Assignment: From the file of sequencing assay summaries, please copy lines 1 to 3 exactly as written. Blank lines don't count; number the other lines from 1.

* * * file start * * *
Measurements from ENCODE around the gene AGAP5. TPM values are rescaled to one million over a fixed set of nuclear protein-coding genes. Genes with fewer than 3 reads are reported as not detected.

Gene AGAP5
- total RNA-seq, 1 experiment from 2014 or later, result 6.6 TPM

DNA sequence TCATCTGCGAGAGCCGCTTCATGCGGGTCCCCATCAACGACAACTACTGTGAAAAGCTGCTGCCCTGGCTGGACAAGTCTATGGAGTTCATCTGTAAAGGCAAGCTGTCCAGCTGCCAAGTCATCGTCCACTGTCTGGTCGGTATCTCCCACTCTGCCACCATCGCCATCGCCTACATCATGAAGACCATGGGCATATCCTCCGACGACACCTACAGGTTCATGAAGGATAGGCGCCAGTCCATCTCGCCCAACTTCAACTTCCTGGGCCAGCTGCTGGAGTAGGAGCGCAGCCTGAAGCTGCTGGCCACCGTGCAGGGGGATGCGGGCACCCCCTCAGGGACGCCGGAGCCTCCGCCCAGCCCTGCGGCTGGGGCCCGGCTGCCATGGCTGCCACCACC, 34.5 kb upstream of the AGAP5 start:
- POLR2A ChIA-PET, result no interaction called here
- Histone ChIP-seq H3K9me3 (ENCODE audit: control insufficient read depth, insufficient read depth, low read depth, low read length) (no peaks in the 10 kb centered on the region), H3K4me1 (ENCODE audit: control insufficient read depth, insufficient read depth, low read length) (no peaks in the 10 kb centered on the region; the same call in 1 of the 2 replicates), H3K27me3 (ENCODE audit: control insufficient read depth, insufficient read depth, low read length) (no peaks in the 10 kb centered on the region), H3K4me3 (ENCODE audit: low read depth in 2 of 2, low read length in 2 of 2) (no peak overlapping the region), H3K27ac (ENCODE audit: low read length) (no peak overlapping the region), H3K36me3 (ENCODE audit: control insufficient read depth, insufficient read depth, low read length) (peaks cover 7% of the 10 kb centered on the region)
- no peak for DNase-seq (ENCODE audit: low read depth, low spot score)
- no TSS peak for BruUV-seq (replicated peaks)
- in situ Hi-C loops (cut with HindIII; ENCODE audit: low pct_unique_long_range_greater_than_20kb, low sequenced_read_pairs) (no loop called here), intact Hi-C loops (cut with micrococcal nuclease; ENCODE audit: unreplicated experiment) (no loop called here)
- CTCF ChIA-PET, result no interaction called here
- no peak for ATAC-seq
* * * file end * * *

Measurements from ENCODE around the gene AGAP5. TPM values are rescaled to one million over a fixed set of nuclear protein-coding genes. Genes with fewer than 3 reads are reported as not detected.

Gene AGAP5
- total RNA-seq, 1 experiment from 2014 or later, result 6.6 TPM